Vermiculture at Rhodes

Clang! You slam your plastic tray with the half-eaten remainders of Braised-Tenderised into the holder and leave the dining hall without a backward glance.

What is left on your plate is no longer your concern and how it will be discarded isn’t either.

Rhodes University usually prides itself on being exceptionally environmentally friendly.

This is most adeptly seen with the various societies around campus who attempt to promote Green Peace like RUEC (Rhodes University Environmental Committee) and RUGF (Rhodes University Green Fund).

The latter of the two states that it “aims to stimulate learning and practice in environmental sustainability so as to make Rhodes University and Grahamstown a model sustainable town in Southern Africa.”

Out of the twelve dining halls at Rhodes, only Nelson Mandela Hall supplies worm farms with some of their food waste for composting.

These worm farms are located and taken care of in and by the Grounds and Gardens Services who also offer to mow your lawns, weed and care for your garden, trim your hedges, and so forth.

Brett Sutherland, a past Rhodes student who won the Environmental Award in 2012 proposed that biodegradable food waste such as egg shells, vegetable peelings and other scraps should be composted. It was due to his passion and love for the environment that saw this idea brought to life.

Vermiculture, as it is more formally referred involves the worms Eisenia fetida or commonly known as the ‘red wriggler’ ingesting wasted food scraps and then excreting the nutrient-enriched compost.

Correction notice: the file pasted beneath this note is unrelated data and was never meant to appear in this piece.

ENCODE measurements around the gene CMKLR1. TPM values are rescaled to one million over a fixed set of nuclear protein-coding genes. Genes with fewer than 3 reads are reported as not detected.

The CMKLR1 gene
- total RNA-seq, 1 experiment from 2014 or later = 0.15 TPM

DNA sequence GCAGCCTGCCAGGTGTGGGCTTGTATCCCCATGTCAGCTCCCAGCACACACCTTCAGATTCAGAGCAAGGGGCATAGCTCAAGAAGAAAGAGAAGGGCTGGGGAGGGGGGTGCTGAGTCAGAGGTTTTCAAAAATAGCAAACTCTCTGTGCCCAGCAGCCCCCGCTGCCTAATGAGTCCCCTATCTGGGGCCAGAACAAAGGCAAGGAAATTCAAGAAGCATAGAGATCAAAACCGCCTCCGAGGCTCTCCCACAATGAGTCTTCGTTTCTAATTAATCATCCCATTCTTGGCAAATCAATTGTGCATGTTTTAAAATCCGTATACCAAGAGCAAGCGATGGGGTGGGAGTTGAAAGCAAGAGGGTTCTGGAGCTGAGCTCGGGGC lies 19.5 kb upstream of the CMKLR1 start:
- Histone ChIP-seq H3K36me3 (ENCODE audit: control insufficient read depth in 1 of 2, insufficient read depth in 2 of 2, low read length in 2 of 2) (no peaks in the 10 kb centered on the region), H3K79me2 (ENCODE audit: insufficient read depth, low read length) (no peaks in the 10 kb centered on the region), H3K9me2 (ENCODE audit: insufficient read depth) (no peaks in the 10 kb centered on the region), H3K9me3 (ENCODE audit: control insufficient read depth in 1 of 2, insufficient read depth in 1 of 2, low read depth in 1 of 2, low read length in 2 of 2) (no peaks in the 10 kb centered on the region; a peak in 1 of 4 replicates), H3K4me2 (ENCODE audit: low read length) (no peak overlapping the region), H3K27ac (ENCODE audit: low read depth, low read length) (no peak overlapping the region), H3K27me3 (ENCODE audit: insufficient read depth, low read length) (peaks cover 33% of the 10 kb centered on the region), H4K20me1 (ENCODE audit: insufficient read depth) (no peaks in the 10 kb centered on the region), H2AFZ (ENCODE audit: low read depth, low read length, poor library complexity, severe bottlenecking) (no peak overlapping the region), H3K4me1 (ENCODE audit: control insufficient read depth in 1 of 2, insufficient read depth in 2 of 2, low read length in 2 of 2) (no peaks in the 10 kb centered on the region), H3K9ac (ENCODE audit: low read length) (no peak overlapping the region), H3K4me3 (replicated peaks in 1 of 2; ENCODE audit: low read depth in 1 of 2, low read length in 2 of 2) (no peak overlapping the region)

This ‘vermitea’ can then be poured onto your other garden plants which will thrive with the added minerals.

Chelsea Idensohn the SRC Environmental Representative for 2015 maintained that she had plans on implementing a way for food to be properly disposed of in dining halls,

“Discussions have already been held and this is going to be a major project of mine next year, I would like to get as many res’s involved as I possibly can. My motives behind this are that first of all, it is an organic way of disposing of the vegetable scraps. Second of all the juices that are produced by these worms can be used as compost so that res’s can start their own veggie gardens and use it.”

Usually the other wasted dining hall food is dropped off at pig farms but is this the most environmental way of disposing of it?

Also what about the leftovers? Should it not be given to homeless children on the streets? Grahamstown is well known for its beggars especially on High Street and more often than not they plead for food.

Allan Mlambo, a SRC Hall Representative Candidate for 2015 and member of ENACTUS (now known as SIFE) voices his opinion on what problems he believes this would incur.

“The university is the economy of Grahamstown but it cannot sustain everyone. Why is there leftover food in the first place? Student meals are automatically booked and then they don’t pitch.”

He went on to explain that while he believes it is the university’s problem to get rid of the waste in an environmental fashion at the same time students should “know beforehand whether or not they’re coming”

Whether or not Rhodes will execute a more eco-friendly and green way of disposing waste food will only be seen in the future. Until then, it’s up to our prerogative and own initiative to do what we can to help save our planet.

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